7 Food Habits That Can Make You More Successful
Most Americans working and living near large cities while chasing the American Dream suffer a daily grind of rush-hour traffic, packed schedules of work and personal life demands. The hustle and bustle many value make it so that getting more work done is seen as more productive and effective than eating or exercising, even though there is overwhelming research showing how important food and exercise is to cognitive function (which allows us to focus better and process information quicker).
In fact, about 30 million Americans report skipping breakfast because they aren’t hungry or are too busy, with 53% of the population skipping breakfast at least once per week.
But what happens when we skip breakfast? Research shows we eat more later and over time, are more likely to develop diabetes (about 4.5x more likely)!
Although food is no longer scarce, our bodies have not yet adapted to our current environment. Therefore, when we skip meals or go extended periods of time without eating, our bodies start to push for more calories to survive on in anticipation of being without food again. Our body does not know the difference between someone consciously choosing to not eat versus not having food available to eat.
For our survival, the body protects itself by preparing for famine. This is because not very long ago humans who were unable to survive famine died. Our ancestors who survived had to over-eat, when they had access to food, to survive the periods of time without food. Those of us alive today came from these ancestors who adapted these ways to survive their environments. These reasons may be why no diet has been proven to work long-term.
In terms of breakfast however, certain breakfast choices may also be just as bad as not eating at all. According to David Ludwig, an obesity researcher, nutrition professor at the Harvard School of Public Health, and author of the book Always Hungry?
“If breakfast is based on highly processed carbohydrates [such as sugary cereals or sweet rolls], it may be as bad, or worse than, skipping breakfast. The high insulin programs the body for fat storage, making it hard to cut back calories.
This means starting our day with these foods will likely lead us to feel hungrier later in the day. However, this does not mean we should completely eliminate these foods from our diet. Depriving ourselves completely from one type of food will make us more likely to binge on it later on. The goal should always be to eat everything in moderation, aiming for healthier foods more often but allowing ourselves to eat other foods when we want to.
Another reason to be concerned with food choices? Food affects our mental and emotional well-being such that certain foods are linked to depression and anxiety. Therefore a poor nutritional diet can make us more ineffective at our jobs and more likely to need increased time off work.
What else happens when we go extended periods of time without eating? We lose our hunger and satiety cues (regulated by the hypothalamus in the brain) and are more likely to eat when we are starving and more likely to stop when we are uncomfortably full.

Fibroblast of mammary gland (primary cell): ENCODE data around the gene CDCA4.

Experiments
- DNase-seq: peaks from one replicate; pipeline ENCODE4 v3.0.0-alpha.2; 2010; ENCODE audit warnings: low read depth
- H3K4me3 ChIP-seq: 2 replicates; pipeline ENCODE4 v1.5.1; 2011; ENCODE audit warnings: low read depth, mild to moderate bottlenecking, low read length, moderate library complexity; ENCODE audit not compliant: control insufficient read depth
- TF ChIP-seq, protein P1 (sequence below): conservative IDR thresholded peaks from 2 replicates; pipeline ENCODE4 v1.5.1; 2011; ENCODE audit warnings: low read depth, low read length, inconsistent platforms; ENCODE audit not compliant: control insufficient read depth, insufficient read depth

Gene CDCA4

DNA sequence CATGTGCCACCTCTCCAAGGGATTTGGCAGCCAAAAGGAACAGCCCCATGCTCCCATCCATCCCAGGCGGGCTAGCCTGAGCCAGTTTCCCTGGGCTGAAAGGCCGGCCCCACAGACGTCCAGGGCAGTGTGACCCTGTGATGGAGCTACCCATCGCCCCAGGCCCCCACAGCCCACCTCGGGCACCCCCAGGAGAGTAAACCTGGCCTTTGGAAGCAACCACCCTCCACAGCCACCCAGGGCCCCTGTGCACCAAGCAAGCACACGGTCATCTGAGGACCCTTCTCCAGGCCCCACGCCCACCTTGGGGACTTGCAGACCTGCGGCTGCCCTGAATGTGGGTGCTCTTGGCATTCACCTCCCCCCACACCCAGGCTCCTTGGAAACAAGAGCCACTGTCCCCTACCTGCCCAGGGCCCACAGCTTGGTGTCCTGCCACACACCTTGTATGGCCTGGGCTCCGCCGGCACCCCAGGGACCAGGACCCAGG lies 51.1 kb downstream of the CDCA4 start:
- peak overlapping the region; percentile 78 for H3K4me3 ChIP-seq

So how can you use food to improve your
chances of achieving wealth and success?
Here are 7 Ways!
1. Plan your food for the day. If your meals and snacks are not easily accessible, you are much more likely to skip eating. Take some time the night before work to pack a lunch and some healthy snacks. (If you need some options check out Mind Over Munch or The Domestic Geek
2. Start the day with hot lemon water. This helps jump-start digestion, making it easier for your body to absorb the nutrients for the food you eat in the day, boosts your immune system and prevents infection, decreases bloating and constipation, and improves the appearance of your skin.
3. Eat a protein-based breakfast to slow down digestion. Highly successful people eat things like oatmeal, protein smoothies, fruit, eggs, yogurt, and granola.
4. Eat more foods that increase brainpower such as: fish, chicken, blueberries, tomatoes, eggs, pumpkin seeds, nuts, whole grains, brown rice, and broccoli.
5. Eat regularly. Ideally you should be eating 3 meals and 2/3 snacks per day, every 2-3 hours. This will allow you to eat when you are at a 3 on the hunger scale and stop at a 7 on the satiety scale.
If your body is no longer giving you hunger and satiety cues, set alarms on your phone to remind you to eat a meal or a snack. If you rely on yourself to remember you are much more likely to forget as you go about your busy day! Eat when your alarm tells you even if you aren’t hungry so that your cues start to build, this should take about 2 weeks.
6. Practice eating mindfully. Mindful eating allows you to slow down and enjoy the food you are eating so you are less likely to overeat (since it takes 20 minutes for the stomach to signal to the brain that it is full.) To practice mindful eating, make sure you are not distracted from things such as your phone or a television. Sit down at a table and observe the food through your senses (how it looks, smells, and tastes).
7. Practice intuitive eating. Intuitive eating is listening to your body’s signals and providing it what it needs. This means listening to hunger and satiety cues as well as natural cravings. The philosophy of intuitive eating believes that cravings are our bodies way of communicating the nutrients that it needs. For example, hormonal fluctuations women experience during menstruation may lead them to crave sugar.
(For more information, click on the intuitive eating link.)